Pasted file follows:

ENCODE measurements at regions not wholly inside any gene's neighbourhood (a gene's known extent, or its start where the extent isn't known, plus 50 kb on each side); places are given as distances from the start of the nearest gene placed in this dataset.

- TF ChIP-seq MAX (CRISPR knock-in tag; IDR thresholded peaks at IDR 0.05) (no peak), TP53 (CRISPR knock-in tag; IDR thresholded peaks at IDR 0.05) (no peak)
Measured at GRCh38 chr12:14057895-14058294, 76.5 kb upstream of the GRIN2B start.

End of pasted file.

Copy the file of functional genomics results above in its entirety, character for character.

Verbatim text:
ENCODE measurements at regions not wholly inside any gene's neighbourhood (a gene's known extent, or its start where the extent isn't known, plus 50 kb on each side); places are given as distances from the start of the nearest gene placed in this dataset.

- TF ChIP-seq MAX (CRISPR knock-in tag; IDR thresholded peaks at IDR 0.05) (no peak), TP53 (CRISPR knock-in tag; IDR thresholded peaks at IDR 0.05) (no peak)
Measured at GRCh38 chr12:14057895-14058294, 76.5 kb upstream of the GRIN2B start.